After the strike was completed, when Bryant was back with his squadron, there were high-fives all round. He was celebrated for having “popped his cherry”—he had broken his drone virginity with a killing.
In the fourth of the Hellfire strikes in which Bryant directly participated, his team was called in to take out a group of five tribal individuals and their camel who were travelling through a pass from Pakistan to Afghanistan. They were said to be carrying explosives for use in attacks on U.S. troops.
Bryant, together with a pilot and mission coordinator who formed the other two members of his team, tracked the group for several hours from their computers outside Las Vegas. They flew the Predator drone out of sight and beyond earshot of the targets at about 20,000 feet and a distance of about four nautical miles from the group on the ground.
He was puzzled during that time, because there was no sign of any weapons on the men or in the baggage carried by the camel. The drone team patiently waited for the men to descend the valley and bed in for the night, before they let rip with the Hellfire. Even then, there were no secondary explosions, which made Bryant think that his hunch had probably been right—five men and a camel had been reduced to dust for no apparent reason.
“We waited for those men to settle down in their beds and then we killed them in their sleep. That was cowardly murder,” he said.
These direct incidents were harrowing enough for Bryant. But then, when he was honorably discharged from the air force in 2011, he made the mistake of doing what Haas had refused to do: he opened the envelope with the report card in it that itemized the number of killings in which he had played some assisting role.
The number was 1,626.
The impact of such knowledge, and the myriad other stresses of sitting in a tin box in Nevada tracking individuals for potential assassination on the other side of the globe, has taken a heavy toll on Bryant and other drone operators. Studies have found similar levels of depression and PTSD (Post-Traumatic Stress Disorder) among drone pilots working behind a bank of computers as among military personnel deployed to the battlefield.
The psychological effect can hit personnel in unexpected ways. Cian Westmoreland was a senior airman based at Kandahar Air Field in Afghanistan, working as a technician to set up the communications infrastructure that acts as the backbone of the drone system.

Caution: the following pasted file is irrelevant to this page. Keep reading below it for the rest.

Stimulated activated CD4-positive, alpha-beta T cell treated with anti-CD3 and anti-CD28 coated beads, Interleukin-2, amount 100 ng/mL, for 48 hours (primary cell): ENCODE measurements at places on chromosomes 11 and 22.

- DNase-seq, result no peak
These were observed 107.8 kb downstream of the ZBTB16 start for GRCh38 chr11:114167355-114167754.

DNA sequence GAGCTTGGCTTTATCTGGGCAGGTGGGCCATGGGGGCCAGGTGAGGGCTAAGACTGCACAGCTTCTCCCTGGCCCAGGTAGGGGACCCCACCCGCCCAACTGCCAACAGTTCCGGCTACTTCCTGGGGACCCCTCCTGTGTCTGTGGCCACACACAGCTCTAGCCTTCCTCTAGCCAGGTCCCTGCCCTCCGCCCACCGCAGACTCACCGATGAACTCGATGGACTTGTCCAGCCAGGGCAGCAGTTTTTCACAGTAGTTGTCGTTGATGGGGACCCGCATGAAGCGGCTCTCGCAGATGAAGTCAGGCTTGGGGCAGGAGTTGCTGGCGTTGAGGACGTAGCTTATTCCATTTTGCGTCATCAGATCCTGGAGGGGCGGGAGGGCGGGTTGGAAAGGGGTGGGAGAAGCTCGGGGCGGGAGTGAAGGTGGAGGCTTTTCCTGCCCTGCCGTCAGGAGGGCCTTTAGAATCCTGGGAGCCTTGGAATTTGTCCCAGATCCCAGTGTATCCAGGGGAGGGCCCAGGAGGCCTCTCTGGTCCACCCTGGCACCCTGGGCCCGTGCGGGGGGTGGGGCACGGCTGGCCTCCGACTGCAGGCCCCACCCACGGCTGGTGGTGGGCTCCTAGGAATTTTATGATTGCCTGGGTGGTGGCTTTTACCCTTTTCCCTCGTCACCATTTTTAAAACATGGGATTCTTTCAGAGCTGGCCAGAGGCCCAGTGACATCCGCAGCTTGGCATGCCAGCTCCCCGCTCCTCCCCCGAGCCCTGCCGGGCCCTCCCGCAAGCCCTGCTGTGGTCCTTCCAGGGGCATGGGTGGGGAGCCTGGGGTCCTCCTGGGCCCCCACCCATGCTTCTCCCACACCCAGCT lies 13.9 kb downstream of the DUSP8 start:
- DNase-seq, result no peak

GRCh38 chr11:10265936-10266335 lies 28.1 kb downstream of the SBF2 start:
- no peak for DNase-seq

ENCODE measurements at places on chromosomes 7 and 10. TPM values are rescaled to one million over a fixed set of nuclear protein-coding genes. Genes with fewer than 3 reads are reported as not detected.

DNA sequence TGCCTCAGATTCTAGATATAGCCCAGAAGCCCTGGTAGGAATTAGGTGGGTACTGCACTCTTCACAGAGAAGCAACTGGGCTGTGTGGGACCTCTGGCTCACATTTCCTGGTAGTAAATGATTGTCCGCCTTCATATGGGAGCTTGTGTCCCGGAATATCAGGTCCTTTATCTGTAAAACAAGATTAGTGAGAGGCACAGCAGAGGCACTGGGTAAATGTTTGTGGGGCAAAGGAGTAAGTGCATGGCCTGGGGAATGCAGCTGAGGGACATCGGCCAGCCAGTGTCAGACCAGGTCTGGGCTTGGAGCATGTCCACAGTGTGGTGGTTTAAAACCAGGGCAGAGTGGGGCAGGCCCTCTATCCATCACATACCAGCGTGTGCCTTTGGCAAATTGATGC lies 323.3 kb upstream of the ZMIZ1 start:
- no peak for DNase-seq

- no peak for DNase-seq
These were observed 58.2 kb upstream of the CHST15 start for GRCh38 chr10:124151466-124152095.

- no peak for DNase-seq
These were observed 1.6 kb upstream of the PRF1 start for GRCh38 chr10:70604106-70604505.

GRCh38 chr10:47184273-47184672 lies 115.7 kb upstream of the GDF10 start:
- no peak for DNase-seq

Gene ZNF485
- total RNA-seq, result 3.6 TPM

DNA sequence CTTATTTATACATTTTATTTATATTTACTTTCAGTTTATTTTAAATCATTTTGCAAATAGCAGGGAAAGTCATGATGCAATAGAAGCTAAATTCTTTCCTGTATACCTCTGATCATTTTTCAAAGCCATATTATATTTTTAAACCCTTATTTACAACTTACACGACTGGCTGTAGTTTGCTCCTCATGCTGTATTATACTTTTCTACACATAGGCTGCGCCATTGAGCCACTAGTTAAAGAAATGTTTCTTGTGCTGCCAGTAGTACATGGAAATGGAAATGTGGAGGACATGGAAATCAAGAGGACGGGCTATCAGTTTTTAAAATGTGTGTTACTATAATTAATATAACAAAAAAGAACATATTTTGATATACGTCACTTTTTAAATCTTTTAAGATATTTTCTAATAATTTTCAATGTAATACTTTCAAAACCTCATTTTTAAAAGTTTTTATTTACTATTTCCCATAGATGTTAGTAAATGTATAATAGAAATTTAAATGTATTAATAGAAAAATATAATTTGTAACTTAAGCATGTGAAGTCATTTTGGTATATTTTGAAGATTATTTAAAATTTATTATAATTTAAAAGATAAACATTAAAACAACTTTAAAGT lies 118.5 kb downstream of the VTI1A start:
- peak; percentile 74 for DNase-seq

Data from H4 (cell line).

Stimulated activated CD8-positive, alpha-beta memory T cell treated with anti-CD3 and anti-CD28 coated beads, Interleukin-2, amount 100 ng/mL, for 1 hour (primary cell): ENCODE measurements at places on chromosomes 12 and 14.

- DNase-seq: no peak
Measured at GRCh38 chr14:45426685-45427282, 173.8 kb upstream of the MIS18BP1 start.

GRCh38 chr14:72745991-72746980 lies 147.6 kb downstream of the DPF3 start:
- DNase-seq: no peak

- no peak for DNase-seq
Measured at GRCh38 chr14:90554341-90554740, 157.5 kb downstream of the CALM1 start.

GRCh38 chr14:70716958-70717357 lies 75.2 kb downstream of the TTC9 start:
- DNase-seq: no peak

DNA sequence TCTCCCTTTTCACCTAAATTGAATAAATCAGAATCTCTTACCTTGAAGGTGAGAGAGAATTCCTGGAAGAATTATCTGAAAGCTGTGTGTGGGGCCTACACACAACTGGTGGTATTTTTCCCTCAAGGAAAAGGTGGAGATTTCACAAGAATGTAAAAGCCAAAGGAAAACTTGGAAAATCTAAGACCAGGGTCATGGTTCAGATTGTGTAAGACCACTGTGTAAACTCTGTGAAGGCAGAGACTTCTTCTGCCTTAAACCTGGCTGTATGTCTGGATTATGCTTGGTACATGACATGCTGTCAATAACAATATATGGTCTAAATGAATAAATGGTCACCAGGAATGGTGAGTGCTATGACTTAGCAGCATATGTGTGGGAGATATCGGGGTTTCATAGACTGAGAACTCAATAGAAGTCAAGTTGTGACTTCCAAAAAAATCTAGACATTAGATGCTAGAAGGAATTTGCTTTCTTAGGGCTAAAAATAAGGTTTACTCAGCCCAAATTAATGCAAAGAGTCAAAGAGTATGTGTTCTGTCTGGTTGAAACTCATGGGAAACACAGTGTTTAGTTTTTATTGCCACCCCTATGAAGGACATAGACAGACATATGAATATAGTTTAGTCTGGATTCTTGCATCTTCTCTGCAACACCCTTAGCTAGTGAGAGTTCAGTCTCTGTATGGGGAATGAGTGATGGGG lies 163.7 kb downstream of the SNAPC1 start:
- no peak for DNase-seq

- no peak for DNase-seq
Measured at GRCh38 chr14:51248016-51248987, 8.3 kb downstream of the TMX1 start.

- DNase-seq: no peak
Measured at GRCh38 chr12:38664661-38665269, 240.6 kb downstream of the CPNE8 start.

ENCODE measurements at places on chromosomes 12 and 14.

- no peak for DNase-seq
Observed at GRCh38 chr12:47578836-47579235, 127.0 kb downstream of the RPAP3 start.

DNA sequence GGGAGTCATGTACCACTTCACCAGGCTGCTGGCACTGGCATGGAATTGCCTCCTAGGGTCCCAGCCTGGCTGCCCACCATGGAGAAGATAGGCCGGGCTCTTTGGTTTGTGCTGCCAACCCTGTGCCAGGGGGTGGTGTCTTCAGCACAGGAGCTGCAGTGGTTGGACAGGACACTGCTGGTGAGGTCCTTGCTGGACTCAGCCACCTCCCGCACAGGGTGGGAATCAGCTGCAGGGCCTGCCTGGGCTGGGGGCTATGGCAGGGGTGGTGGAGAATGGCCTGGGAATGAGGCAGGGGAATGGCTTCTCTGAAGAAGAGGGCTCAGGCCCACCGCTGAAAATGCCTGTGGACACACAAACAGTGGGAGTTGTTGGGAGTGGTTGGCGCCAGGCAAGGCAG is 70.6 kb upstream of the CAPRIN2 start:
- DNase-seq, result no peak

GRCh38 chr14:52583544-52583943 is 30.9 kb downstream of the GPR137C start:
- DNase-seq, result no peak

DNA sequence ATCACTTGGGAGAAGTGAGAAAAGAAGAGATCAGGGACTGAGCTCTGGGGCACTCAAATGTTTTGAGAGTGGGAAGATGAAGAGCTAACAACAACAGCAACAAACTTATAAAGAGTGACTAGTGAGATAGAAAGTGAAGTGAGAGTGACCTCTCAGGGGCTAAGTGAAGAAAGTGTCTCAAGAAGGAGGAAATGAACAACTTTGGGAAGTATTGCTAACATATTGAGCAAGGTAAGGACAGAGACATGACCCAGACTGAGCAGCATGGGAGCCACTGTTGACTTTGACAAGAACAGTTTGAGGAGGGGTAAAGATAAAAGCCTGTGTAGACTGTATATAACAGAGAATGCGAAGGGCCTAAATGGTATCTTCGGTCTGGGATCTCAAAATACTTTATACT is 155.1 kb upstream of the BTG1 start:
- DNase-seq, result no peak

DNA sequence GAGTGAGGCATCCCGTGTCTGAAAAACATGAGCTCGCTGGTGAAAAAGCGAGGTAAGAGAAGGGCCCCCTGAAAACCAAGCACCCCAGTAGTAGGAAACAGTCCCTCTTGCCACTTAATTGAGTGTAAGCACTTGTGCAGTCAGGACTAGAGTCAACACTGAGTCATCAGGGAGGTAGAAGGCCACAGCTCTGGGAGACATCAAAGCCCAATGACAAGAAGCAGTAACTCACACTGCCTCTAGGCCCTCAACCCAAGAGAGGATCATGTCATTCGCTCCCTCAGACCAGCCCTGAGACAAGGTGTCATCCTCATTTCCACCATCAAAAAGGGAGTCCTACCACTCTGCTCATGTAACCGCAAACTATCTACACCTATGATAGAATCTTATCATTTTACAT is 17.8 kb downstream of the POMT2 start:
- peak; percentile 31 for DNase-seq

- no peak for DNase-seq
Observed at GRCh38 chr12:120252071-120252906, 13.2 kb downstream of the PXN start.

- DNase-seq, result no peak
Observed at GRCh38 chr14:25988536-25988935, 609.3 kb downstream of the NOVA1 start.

Though he never pulled the trigger or used a joystick to guide in missiles, the lethal nature of his work was driven home to him when his superior came to his unit one day and said: “We are killing bad guys now, boys.”
Westmoreland was troubled by the disclosure, and from 2009 to this day has been disturbed by recurring nightmares. “I’m in the radio unit flipping switches, with my boss yelling at me to get it up and running. Then all of a sudden it does start working and I realize with a jolt what I’ve done. I run out of the control station and now I’m in a village in Afghanistan and the whole place is burnt out and there’s a woman on the ground covered in soot and a child crying over her. I go up to help the child, but half of her face is blown off and there’s nothing I can do.”
The four former drone operators who talked to the Guardian described the various ways in which they and their peers would try to cope during shifts of up to 12 hours. Airmen would show up to the control station drunk; others would sleep on the job, read comic books or play video games on their secure computers.
Despite the load they were carrying, they were disparaged within the wider air force. “We were looked down upon, because we were wearing flight suits but not sitting in the cockpit of an actual aircraft. Drones were like a joke in the military,” Bryant said.
Toward the end of his service, Haas switched to training new recruits in the technology of drone warfare. That shocked him anew, as he discovered that many of the younger intake were gung-ho about the power they wielded at their fingertips. “They just wanted to kill,” he said.
He remembers one training session with a student in which they were flying live over Afghanistan. The student said that a group of people on the ground looked suspicious.
Why? Haas asked. Because they look like they are up to no good, the student replied.
Would you act on that? the instructor asked. Sure, the student said.
Haas immediately pulled him from his seat, took over the mission himself, and promptly failed the student. “I tried to get the students to understand that preservation of innocent life had to take priority.”
Because he failed the student, Haas was later rebuked by senior officers. They told him that they were short of bodies to keep the drones flying, and they ordered him to pass students in future so that there would be a sufficient number trained and ready to go.
—The Guardian, November 18, 2015